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Automatic food freshness monitor

Smart fridge monitors RFID tags on food
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simply put, RFID tags can be printed for about a penny on a package and can be preprogrammed with a UPC code and expiration date. smart fridges (which are slowly coming around) would have on their 15" lcd panel an icon that would read all the rfid tags inside, and show all items in real time their age and expected expiration or freshness date. you also have the option of adding notes to an item in inventory and when you use up an item, simply brush the item against the "remove" logo on the front of the fridge (like a speedpass) and it will delete the item from the inventory and put it on a preliminary "shopping list" for you to edit later. you could alternatively have the screen ask for confirm "out" or low" when you scan the item so if the milk is low you push it against the door, hit "low" and replace. This is all possible like 5 years ago so it would be relatively cheap and helpful to implement. FYI, if i see this on an LG fridge ill know where they got it lol.
Arcanus, Mar 26 2010

redundant? Smart_20Fridge2
[xandram, Mar 26 2010]

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       I believe this idea has been done and re-done...
xandram, Mar 26 2010
  

       I havent seen this level of interactivity posted on here yet.
Arcanus, Mar 26 2010
  

       This is a really cool idea (no pun indented). The only snag is that it requires the food to be tagged. What happens if you cook something and want to put it in the fridge? I guess you could have some sort of RFID-tag-printer in your kitchen, though.   

       But I'm wondering if we couldn't bypass one stage and come up with an even smarter system. Food spoils due to bacterial or fungal growth (and oxidation, to an extent). All of these activities produce (amongst other things) volatile compounds such as amines, thiols etc.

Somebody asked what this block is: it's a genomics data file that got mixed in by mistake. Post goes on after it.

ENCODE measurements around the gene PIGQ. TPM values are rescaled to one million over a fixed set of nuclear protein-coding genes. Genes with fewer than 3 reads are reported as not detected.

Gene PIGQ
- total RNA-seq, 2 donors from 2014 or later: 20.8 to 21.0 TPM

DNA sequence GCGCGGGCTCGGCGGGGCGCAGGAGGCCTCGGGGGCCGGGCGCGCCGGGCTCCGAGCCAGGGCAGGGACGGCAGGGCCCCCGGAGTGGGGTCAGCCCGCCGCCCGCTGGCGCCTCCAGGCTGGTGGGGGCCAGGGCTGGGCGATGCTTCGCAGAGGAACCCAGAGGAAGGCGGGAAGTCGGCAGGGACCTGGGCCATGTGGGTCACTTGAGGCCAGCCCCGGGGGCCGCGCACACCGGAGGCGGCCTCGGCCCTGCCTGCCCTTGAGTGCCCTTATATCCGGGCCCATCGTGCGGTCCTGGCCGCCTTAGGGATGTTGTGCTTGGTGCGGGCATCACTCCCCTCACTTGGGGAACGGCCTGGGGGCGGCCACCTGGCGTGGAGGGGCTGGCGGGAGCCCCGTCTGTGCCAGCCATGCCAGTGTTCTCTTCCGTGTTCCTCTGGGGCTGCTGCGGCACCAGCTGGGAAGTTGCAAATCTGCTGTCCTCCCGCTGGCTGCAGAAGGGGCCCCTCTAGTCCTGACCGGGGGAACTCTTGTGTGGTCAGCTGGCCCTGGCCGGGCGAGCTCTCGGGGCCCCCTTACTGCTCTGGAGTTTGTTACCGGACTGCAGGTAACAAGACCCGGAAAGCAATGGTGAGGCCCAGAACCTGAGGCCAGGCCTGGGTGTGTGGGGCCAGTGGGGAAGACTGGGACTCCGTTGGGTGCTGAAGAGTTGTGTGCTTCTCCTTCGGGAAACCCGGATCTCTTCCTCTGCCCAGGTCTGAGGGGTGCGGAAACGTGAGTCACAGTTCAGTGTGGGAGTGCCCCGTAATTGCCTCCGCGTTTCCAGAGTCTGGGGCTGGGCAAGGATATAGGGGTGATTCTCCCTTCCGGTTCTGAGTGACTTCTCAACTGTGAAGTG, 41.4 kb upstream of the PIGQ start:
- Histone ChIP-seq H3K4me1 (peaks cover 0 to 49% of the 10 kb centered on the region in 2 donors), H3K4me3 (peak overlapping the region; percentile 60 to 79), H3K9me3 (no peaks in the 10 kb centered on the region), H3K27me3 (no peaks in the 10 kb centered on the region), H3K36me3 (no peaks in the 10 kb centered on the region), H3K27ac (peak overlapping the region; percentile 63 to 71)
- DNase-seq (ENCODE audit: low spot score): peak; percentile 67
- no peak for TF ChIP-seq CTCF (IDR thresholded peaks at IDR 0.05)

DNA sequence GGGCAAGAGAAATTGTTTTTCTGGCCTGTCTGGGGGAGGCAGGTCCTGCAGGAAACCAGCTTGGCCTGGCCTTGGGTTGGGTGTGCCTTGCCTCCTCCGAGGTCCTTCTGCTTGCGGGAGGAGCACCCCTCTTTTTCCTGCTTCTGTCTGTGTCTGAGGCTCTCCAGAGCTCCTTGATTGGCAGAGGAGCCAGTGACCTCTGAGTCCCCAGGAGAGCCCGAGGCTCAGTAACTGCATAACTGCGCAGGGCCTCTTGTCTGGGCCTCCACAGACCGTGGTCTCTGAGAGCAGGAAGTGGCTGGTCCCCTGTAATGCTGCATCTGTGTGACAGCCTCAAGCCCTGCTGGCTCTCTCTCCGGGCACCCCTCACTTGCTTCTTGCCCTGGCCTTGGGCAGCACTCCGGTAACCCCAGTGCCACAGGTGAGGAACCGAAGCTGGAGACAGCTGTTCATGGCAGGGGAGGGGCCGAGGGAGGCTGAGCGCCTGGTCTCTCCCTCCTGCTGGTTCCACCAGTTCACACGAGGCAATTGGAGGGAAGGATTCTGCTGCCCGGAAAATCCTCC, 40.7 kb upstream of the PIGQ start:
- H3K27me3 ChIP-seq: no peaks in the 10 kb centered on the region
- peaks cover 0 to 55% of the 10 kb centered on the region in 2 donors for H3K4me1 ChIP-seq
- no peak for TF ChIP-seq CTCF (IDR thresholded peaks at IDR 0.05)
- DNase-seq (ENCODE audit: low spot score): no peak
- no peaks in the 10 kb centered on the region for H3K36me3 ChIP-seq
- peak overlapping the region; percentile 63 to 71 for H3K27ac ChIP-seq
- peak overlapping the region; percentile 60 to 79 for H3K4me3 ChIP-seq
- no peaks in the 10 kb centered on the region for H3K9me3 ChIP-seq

A "smart" sensor ought to be able to detect these compounds at relatively low concentrations, and alert the consumer at the earliest signs of spoilage, without the need for RFID tags. In the future, it might even be possible to somehow feed the output from such a sensor directly into the brain, so that the person would be able to "see" (that's the closest word I can come up with) the presence of these volatile compounds emitted from the food.   

       Ultimately, of course, such a sensor might find other applications, and might be made portable for use outside the kitchen. If some means were found to power the sensor conveniently, it could perhaps be worn about the person.
MaxwellBuchanan, Mar 26 2010
  

       //A "smart" sensor// I bet Stilton'd set that thing off pretty reliably. There would have to be a "whitelist"
mouseposture, Mar 28 2010
  

       paper engineering *could* print liquid level sensors as well as food temperature sensors cheaply. Also for homecooked meals I would hope that leftovers dont get forgotten for weeks at a time (i know i do it sometimes) but if you wanted to its easy to have a set of ziplock containers with rfid tags, you would scan the item on the front (speedpass type) select a catagory and expiration on the screen and Voila (french for TADA)
Arcanus, Mar 29 2010
  
      
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